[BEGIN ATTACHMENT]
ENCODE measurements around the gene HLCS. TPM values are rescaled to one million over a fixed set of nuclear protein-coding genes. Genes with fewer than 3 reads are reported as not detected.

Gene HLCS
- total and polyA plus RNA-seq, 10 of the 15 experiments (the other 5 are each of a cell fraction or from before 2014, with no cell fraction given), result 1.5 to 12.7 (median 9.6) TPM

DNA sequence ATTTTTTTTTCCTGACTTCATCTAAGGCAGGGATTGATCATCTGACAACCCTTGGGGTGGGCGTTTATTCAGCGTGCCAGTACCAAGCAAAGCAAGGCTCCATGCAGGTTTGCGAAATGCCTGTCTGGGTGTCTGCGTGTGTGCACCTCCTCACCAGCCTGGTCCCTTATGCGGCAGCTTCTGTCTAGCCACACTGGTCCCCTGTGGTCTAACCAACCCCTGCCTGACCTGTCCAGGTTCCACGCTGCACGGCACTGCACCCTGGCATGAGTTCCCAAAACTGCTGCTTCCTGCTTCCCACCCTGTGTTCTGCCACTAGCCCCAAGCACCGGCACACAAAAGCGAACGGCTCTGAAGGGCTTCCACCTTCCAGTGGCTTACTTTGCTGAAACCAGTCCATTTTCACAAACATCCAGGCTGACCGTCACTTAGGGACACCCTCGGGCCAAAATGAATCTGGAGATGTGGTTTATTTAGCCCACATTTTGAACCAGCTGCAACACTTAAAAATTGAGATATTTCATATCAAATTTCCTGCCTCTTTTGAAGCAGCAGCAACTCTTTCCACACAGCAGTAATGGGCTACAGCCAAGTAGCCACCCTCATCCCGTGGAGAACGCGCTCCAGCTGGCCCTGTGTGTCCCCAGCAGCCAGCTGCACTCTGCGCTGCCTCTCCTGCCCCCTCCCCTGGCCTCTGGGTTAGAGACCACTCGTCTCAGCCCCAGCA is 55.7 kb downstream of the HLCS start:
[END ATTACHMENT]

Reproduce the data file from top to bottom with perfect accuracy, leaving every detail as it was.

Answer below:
ENCODE measurements around the gene HLCS. TPM values are rescaled to one million over a fixed set of nuclear protein-coding genes. Genes with fewer than 3 reads are reported as not detected.

Gene HLCS
- total and polyA plus RNA-seq, 10 of the 15 experiments (the other 5 are each of a cell fraction or from before 2014, with no cell fraction given), result 1.5 to 12.7 (median 9.6) TPM

DNA sequence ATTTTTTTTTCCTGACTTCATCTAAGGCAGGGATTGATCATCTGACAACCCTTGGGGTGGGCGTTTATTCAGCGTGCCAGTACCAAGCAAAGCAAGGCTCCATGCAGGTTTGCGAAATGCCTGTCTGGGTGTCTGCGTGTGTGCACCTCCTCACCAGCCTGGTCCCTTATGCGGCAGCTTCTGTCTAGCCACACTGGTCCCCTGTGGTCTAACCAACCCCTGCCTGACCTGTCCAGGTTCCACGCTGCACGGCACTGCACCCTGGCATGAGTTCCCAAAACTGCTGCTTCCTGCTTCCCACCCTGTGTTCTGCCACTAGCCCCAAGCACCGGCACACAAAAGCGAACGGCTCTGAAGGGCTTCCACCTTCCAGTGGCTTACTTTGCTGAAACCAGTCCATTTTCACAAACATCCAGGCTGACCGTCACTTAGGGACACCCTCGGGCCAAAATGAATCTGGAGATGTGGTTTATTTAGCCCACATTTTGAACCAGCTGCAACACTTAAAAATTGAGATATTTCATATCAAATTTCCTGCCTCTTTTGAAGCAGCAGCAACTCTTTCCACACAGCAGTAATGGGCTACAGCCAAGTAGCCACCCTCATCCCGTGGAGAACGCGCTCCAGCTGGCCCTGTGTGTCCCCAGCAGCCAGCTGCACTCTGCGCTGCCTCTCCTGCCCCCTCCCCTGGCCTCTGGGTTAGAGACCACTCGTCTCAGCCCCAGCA is 55.7 kb downstream of the HLCS start: